The Gini coefficient is used to express the extent of inequality in a single figure. It most often ranges from 0 (or 0%) to 1 (or 100%). Complete equality, in which every individual has the exact same income or wealth, corresponds to a coefficient of 0. Plotted as a Lorenz curve, complete equality would be a straight diagonal line with a slope of 1 (the area between this curve and itself is 0, so the Gini coefficient is 0).

A coefficient of 1 means that one person earns all of the income or holds all of the wealth. In theory, the Gini coefficient can exceed 100% in extreme situations. For example, when handling negative wealth or income, the figure can theoretically be higher than 1; in that case, the Lorenz curve would dip below the horizontal axis.

The Gini coefficient is equal to the area below the line of perfect equality minus the area below the Lorenz curve, divided by the area below the line of perfect equality. In the graph above, the Gini coefficient is the area below the dashed line but above the solid line. The Gini coefficient is used to measure the extent of inequality. It can also be used to compare two different nations or countries to see which has more inequality.

For data sets demonstrating inequality, it may be difficult to property analyze certain sections of data. For example, the graph above has a very long left-skewed tail. This makes it difficult to exam changes in equality for this section of data.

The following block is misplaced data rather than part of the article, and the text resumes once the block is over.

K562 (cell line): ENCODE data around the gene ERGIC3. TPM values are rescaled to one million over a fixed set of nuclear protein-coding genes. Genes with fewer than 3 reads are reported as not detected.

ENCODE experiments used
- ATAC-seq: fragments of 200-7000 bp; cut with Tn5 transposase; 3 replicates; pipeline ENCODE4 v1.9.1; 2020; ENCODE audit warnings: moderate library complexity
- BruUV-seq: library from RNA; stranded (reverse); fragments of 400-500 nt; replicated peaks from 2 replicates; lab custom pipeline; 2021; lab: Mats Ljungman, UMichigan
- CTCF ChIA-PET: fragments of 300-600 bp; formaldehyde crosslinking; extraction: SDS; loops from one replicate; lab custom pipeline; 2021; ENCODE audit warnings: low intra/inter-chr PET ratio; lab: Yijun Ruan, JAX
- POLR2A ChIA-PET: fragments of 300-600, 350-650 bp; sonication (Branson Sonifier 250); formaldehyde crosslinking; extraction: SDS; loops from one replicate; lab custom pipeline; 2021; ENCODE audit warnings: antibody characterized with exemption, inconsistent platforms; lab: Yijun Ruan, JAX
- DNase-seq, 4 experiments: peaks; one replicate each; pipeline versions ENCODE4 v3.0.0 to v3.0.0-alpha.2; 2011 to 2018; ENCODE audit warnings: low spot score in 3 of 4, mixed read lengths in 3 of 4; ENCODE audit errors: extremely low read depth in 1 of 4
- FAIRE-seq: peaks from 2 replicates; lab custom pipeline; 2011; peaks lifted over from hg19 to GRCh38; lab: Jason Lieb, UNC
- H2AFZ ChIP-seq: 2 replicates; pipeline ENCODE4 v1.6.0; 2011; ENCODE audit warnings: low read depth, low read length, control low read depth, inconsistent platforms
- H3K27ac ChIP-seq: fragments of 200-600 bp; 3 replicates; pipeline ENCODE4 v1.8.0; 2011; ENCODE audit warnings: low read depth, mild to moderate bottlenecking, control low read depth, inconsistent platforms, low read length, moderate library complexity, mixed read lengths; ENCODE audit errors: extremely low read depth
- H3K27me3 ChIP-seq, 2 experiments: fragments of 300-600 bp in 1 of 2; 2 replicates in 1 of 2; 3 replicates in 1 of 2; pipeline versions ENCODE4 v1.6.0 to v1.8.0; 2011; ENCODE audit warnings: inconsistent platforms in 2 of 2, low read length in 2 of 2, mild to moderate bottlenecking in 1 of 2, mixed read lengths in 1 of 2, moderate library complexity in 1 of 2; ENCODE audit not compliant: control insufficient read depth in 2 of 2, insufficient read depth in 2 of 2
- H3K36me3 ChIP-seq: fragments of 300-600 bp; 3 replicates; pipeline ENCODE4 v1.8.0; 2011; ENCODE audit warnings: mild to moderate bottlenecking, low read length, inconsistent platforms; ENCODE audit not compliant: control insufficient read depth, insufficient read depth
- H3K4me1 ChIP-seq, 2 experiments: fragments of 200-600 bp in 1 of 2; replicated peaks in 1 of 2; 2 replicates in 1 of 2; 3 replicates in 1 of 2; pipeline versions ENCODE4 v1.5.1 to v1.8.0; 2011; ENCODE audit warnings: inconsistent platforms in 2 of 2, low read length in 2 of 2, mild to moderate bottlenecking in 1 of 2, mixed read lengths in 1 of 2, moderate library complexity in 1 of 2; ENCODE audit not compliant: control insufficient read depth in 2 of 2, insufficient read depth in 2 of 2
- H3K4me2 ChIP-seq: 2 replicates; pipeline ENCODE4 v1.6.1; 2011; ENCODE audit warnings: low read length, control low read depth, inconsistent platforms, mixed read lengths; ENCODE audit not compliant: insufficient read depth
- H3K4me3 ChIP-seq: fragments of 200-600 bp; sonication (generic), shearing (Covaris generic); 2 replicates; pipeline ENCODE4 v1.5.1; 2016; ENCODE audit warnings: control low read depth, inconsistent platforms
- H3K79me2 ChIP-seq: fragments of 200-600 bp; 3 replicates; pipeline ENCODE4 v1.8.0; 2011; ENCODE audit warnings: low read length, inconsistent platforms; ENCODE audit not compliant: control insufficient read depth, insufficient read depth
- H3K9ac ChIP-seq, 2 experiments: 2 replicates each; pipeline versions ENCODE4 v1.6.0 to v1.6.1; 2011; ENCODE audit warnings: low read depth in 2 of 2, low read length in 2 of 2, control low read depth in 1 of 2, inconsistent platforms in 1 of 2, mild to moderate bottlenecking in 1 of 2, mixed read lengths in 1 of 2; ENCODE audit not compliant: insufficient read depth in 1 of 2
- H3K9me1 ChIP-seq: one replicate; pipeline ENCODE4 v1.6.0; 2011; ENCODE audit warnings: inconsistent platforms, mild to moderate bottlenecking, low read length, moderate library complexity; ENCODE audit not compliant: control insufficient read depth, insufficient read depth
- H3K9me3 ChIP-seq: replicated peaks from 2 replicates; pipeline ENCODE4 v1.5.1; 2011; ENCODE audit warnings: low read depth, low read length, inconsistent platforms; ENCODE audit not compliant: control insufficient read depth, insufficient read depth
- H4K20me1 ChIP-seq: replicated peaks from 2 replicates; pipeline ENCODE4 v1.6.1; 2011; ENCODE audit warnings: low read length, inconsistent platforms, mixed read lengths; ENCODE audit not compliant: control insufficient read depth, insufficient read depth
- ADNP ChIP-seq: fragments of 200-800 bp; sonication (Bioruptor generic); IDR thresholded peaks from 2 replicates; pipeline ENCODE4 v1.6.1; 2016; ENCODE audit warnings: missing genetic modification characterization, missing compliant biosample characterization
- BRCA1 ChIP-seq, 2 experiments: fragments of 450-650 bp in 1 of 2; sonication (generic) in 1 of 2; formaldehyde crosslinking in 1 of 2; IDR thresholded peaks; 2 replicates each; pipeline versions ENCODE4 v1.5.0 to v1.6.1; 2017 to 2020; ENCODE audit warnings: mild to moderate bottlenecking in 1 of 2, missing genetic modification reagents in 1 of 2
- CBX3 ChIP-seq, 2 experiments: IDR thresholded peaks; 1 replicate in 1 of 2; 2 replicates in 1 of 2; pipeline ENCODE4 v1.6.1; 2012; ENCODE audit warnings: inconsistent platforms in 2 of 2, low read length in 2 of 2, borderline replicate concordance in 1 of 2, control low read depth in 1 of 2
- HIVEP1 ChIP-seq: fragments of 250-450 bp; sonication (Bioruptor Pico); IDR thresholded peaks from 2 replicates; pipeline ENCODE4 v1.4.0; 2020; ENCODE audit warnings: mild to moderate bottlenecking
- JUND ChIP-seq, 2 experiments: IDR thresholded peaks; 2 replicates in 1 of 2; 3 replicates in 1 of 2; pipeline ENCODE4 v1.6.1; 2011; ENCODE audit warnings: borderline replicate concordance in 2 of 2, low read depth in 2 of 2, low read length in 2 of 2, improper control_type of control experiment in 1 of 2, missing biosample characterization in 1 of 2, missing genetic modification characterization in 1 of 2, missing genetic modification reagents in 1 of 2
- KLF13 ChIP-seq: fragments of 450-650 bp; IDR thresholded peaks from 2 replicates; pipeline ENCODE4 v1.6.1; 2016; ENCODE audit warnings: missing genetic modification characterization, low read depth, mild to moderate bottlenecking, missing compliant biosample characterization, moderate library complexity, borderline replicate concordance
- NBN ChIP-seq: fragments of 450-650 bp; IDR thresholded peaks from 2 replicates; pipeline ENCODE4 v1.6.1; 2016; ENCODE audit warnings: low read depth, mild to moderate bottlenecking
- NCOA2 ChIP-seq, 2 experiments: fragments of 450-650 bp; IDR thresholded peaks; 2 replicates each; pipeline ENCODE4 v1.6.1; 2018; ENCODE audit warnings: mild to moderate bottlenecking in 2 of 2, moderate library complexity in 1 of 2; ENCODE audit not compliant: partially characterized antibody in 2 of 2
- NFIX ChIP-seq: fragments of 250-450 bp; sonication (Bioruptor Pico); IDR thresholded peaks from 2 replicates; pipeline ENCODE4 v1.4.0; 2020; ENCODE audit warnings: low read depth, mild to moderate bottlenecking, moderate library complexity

Advantages and Disadvantages of the Lorenz Curve

Advantages of the Lorenz Curve

A Lorenz curve gives more detailed information about the exact distribution of wealth or income across a population than summary statistics such as the Gini coefficient or the Lorenz asymmetry coefficient. Because a Lorenz curve visually displays the distribution across each percentile (or other unit breakdowns), it can show precisely at which income (or wealth) percentiles the observed distribution varies from the line of equality and by how much.

The underlying data for a Lorenz curve is necessary to calculate the Gini coefficient, a primary means of mathematically measuring inequality. Assuming sufficient data can be collected, a Lorenz curve can be prepared for any geographical region (i.e. by country, by state, by city, etc.). This may be especially important for governments relying on a Lorenz curve to better understand how to most appropriately assess tax brackets.

Though the Lorenz curve often displays sensitive financial information, it also maintains the anonymity of the underlying surveyed individuals. In addition, the Lorenz curve can be layered on top of itself over time, demonstrating how public policy has changed the level of inequality at various points along the Lorenz curve.

Disadvantages of the Lorenz Curve

Because constructing a Lorenz curve involves fitting a continuous function to some incomplete set of data, there is no guarantee that the values along a Lorenz curve (other than those actually observed in the data) actually correspond to the true distributions of income. This is also true because it may be too expensive or demand too many resources to collect enough data points to fill all gaps.

Most of the points along the curve are just guesses based on the shape of the curve that best fits the observed data points. Therefore, the shape of the Lorenz curve can be sensitive to the quality and sample size of the data and to the mathematical assumptions and judgments as to what constitutes a best-fit curve, and these may represent sources of substantial error between the Lorenz curve and the actual distribution.

The Lorenz curve (or Gini coefficient) may also be insufficient to clearly demonstrate the extent of change of inequality over time. Consider a situation where two Gini coefficients are calculated to be the exact same. It is possible for the slope of the Lorenz curve to be radically different, yet the underlying aggregated inequality level is calculated to be the same.